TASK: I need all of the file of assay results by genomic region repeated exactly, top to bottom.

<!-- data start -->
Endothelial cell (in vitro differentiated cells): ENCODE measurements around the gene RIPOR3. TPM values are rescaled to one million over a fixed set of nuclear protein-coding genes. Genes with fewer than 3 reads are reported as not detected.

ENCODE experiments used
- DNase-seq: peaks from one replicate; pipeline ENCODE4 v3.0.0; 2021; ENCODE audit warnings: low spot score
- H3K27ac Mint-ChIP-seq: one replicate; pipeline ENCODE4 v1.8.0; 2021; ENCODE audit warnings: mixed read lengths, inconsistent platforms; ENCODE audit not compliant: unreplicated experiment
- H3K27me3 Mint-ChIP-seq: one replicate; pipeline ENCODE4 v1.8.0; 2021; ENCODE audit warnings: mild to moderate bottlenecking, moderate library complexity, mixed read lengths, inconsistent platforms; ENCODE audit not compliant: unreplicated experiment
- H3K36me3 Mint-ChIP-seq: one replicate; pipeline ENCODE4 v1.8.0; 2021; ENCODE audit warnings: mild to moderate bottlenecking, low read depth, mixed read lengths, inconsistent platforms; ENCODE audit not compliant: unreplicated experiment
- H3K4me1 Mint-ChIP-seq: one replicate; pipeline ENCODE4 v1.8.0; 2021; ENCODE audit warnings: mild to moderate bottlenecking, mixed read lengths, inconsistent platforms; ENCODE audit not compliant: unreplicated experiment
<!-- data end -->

Endothelial cell (in vitro differentiated cells): ENCODE measurements around the gene RIPOR3. TPM values are rescaled to one million over a fixed set of nuclear protein-coding genes. Genes with fewer than 3 reads are reported as not detected.

ENCODE experiments used
- DNase-seq: peaks from one replicate; pipeline ENCODE4 v3.0.0; 2021; ENCODE audit warnings: low spot score
- H3K27ac Mint-ChIP-seq: one replicate; pipeline ENCODE4 v1.8.0; 2021; ENCODE audit warnings: mixed read lengths, inconsistent platforms; ENCODE audit not compliant: unreplicated experiment
- H3K27me3 Mint-ChIP-seq: one replicate; pipeline ENCODE4 v1.8.0; 2021; ENCODE audit warnings: mild to moderate bottlenecking, moderate library complexity, mixed read lengths, inconsistent platforms; ENCODE audit not compliant: unreplicated experiment
- H3K36me3 Mint-ChIP-seq: one replicate; pipeline ENCODE4 v1.8.0; 2021; ENCODE audit warnings: mild to moderate bottlenecking, low read depth, mixed read lengths, inconsistent platforms; ENCODE audit not compliant: unreplicated experiment
- H3K4me1 Mint-ChIP-seq: one replicate; pipeline ENCODE4 v1.8.0; 2021; ENCODE audit warnings: mild to moderate bottlenecking, mixed read lengths, inconsistent platforms; ENCODE audit not compliant: unreplicated experiment